A Survey of Thoughts on the Meaning of Life

Updated on February 27, 2020
giocatore profile image

Jim Dorsch has written about food, drink and music for 25 years. He occasionally foists what passes for humor on unsuspecting readers.

The British band Procol Harum devoted half their 1968 Shine on Brightly LP to a song called In Held 'Twas I. The first section, Glimpses of Nirvana, details a pilgrim's search for the meaning of life. The pilgrim seeks the answer from the Dalai Lama, and is told that he must first spend five years in contemplation. He does this, and is granted an audience with the Dalai Lama, who says, “Well my son, life is like a beanstalk, isn't it?”

Try for a double-word score.
Try for a double-word score. | Source

A More Nuanced View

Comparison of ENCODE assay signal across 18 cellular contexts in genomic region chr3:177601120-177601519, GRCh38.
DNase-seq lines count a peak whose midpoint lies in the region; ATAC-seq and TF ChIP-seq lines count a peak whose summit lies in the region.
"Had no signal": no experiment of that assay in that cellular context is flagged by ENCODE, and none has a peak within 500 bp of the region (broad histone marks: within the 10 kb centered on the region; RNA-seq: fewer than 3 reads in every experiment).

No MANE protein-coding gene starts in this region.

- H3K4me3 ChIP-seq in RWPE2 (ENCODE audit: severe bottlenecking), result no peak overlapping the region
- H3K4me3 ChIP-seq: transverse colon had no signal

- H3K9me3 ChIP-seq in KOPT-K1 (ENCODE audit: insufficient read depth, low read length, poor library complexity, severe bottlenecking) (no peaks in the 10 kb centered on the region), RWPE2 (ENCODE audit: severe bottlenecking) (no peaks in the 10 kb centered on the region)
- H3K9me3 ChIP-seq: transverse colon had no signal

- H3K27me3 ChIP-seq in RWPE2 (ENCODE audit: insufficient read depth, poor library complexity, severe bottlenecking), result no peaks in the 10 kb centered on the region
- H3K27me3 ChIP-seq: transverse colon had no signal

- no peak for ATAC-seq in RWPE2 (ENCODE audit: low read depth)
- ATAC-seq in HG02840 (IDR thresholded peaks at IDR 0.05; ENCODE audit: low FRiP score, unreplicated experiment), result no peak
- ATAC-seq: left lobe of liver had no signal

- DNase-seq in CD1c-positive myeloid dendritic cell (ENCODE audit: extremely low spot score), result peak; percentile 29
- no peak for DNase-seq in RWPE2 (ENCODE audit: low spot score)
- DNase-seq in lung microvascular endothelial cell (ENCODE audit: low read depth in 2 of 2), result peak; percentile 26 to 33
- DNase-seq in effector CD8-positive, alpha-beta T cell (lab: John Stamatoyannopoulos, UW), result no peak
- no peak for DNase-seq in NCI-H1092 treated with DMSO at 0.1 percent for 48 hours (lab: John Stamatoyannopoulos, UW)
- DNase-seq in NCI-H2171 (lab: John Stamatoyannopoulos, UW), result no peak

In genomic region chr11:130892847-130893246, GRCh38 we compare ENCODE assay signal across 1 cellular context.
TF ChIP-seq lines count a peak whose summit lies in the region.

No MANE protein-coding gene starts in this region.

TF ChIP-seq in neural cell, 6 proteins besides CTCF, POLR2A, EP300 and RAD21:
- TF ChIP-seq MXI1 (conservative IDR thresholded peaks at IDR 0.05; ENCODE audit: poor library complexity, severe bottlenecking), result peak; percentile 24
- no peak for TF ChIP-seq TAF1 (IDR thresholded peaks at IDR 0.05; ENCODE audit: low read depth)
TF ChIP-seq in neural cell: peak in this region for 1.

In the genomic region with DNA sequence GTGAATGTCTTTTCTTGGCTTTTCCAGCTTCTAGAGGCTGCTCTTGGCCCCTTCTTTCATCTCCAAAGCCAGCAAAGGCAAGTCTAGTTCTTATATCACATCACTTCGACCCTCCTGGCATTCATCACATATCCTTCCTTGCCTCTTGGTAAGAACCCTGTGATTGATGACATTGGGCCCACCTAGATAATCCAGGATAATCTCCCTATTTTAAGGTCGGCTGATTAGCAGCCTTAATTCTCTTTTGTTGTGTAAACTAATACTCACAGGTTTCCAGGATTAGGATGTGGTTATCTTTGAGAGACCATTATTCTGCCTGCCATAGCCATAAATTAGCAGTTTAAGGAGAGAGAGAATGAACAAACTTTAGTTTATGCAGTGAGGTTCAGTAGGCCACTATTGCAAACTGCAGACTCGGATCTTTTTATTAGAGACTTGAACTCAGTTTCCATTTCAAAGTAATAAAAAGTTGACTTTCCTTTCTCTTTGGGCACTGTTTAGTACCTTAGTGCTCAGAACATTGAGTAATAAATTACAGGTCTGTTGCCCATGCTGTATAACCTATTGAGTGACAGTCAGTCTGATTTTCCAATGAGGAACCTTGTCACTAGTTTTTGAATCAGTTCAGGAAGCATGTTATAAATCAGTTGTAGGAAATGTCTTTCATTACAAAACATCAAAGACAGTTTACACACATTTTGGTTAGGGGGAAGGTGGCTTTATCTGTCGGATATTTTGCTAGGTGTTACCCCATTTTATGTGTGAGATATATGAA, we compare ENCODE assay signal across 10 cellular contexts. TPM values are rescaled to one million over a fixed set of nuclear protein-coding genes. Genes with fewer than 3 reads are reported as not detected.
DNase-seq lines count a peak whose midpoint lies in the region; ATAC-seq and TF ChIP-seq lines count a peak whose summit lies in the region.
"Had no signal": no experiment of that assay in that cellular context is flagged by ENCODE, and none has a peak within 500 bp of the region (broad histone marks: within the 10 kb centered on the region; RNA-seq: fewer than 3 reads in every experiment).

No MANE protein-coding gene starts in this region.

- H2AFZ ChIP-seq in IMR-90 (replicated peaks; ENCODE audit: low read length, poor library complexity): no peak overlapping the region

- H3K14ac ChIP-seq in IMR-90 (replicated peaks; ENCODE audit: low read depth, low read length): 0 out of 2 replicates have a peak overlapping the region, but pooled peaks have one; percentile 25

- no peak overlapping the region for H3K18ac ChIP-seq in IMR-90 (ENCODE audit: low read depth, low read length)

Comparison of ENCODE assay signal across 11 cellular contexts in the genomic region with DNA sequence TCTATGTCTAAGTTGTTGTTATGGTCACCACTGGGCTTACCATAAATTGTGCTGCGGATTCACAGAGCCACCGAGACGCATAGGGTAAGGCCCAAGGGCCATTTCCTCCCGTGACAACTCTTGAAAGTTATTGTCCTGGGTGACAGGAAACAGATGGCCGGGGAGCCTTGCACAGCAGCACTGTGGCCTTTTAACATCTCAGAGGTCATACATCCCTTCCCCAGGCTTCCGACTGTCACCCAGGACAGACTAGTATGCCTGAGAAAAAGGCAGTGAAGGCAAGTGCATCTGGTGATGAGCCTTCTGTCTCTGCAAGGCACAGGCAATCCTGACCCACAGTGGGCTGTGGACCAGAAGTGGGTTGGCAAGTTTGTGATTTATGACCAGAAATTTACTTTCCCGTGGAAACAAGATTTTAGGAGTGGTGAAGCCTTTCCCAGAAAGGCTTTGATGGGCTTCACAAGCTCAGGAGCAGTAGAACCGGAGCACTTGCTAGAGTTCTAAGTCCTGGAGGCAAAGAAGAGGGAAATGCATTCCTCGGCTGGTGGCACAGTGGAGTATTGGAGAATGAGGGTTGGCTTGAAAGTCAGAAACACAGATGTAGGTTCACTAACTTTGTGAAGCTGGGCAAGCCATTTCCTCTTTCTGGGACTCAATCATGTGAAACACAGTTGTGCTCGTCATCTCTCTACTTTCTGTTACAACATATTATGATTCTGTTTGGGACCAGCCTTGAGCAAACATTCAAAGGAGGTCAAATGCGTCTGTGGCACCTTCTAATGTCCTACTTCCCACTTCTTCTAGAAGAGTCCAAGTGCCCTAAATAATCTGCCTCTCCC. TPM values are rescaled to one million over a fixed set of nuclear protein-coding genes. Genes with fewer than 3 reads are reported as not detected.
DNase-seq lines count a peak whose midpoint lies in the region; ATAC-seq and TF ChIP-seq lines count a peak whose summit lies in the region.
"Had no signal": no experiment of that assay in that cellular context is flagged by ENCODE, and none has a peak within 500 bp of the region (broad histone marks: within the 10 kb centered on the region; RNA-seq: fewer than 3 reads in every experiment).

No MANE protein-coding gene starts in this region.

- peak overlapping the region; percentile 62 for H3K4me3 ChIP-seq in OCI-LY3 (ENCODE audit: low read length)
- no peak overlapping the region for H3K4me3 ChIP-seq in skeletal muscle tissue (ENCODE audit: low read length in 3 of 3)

Procol Harum was having some fun with us, of course. So, what does the Dalai Lama really say about the meaning of life?

In the essay Compassion and the Individual, the 14th Dalai Lama, Tenzin Gyatso (b. 1935), writes, "I believe the very purpose of life is to be happy." He divides happiness and suffering into categories of mental and physical, and if the physical being is in reasonable condition, he recommends you devote your attention to the condition of your mind.

The Dalai Lama in 2007
The Dalai Lama in 2007 | Source

Live Life Now

The Algerian author and philosopher Albert Camus (1913-1960) said, “You will never live life if you are looking for the meaning of life.”

Albert Camus
Albert Camus | Source

Young people often spend inordinate amounts of time fretting about why they aren't happy, and wondering about what it all means. Older people are more likely to just live life and enjoy it. One of life's ironies is that those with the least amount of time left on this Earth enjoy it more than those with the most.

Sir Winston Churchill (1874-1965) said, “Men stumble over the truth from time to time, but most pick themselves up and hurry off as if nothing happened.”